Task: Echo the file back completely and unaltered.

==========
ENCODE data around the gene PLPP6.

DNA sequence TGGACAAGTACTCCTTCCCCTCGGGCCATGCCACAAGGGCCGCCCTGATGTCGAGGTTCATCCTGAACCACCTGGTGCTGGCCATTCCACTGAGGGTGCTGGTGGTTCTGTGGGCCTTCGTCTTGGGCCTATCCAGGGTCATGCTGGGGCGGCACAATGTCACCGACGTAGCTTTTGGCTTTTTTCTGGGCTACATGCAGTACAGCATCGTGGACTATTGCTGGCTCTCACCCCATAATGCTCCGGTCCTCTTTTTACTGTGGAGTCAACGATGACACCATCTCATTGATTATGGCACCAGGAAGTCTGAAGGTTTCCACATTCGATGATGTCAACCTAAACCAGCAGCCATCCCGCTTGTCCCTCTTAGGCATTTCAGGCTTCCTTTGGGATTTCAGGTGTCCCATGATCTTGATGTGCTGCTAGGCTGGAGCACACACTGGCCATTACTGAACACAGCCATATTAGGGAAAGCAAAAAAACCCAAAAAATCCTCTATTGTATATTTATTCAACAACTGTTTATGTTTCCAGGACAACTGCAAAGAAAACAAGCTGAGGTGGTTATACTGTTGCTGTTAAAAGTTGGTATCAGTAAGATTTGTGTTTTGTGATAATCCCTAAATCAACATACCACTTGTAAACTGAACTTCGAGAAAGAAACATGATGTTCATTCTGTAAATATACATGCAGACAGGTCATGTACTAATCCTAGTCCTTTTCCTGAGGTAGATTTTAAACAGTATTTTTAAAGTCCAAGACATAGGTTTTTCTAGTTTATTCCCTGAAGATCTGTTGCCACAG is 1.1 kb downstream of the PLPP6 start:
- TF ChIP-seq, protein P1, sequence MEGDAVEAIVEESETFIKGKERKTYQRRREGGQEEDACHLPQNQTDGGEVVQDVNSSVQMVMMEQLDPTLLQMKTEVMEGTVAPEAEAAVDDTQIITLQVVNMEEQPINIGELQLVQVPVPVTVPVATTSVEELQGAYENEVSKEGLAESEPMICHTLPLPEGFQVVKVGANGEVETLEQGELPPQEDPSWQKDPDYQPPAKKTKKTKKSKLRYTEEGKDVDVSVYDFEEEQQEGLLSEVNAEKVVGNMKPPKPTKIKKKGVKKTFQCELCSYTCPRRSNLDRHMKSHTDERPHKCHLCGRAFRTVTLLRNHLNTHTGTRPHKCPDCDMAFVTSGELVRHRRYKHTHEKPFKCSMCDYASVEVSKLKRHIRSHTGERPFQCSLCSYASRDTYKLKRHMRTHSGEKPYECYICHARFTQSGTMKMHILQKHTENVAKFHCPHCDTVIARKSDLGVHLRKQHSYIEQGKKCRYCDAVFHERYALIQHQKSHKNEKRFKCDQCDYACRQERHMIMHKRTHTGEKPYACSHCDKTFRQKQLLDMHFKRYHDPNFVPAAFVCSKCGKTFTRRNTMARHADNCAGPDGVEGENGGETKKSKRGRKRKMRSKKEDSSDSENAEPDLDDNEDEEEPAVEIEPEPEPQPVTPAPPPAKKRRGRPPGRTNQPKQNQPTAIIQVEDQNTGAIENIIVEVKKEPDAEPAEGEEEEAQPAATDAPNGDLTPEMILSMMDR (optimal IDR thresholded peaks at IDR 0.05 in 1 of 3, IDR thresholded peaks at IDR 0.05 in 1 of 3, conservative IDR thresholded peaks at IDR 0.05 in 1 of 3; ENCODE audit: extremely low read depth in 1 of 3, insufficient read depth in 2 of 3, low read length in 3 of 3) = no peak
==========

ENCODE data around the gene PLPP6.

DNA sequence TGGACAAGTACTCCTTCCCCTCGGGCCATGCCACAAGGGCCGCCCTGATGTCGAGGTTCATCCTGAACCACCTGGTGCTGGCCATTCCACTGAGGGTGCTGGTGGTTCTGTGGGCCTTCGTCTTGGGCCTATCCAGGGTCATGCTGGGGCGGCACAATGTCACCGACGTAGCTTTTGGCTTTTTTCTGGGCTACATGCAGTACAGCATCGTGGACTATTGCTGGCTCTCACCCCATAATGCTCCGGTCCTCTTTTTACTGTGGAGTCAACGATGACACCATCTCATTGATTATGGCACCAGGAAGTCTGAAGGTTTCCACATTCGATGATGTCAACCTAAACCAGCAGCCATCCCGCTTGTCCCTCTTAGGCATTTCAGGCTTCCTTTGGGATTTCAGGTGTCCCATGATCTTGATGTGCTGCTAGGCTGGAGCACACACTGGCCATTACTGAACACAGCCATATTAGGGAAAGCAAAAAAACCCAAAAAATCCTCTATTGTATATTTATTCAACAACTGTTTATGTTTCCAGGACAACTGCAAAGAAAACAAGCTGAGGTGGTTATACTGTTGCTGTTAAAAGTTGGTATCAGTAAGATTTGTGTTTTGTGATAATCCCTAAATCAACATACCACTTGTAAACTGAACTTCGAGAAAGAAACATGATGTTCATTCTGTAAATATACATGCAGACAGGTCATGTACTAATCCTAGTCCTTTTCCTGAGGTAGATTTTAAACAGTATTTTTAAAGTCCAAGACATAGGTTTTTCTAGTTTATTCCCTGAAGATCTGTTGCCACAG is 1.1 kb downstream of the PLPP6 start:
- TF ChIP-seq, protein P1, sequence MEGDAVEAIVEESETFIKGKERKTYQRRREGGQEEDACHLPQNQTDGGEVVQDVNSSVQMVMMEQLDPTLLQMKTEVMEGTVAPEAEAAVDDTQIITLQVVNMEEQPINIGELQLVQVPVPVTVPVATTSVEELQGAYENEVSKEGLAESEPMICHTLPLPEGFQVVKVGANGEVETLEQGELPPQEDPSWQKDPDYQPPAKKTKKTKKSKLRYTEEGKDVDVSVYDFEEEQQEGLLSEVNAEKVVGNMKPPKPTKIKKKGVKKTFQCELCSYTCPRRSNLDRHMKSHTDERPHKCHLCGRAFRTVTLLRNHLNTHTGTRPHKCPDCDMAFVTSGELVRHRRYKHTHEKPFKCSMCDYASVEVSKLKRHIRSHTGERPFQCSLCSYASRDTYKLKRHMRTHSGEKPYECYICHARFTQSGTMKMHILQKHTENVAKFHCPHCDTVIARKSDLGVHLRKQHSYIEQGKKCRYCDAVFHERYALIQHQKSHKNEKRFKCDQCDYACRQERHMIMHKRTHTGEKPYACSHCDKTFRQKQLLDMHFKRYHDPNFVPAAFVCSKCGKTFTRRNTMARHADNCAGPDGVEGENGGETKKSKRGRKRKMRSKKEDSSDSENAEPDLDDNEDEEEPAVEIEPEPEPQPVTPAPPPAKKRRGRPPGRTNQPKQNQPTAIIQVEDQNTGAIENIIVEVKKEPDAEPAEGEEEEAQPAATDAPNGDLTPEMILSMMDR (optimal IDR thresholded peaks at IDR 0.05 in 1 of 3, IDR thresholded peaks at IDR 0.05 in 1 of 3, conservative IDR thresholded peaks at IDR 0.05 in 1 of 3; ENCODE audit: extremely low read depth in 1 of 3, insufficient read depth in 2 of 3, low read length in 3 of 3) = no peak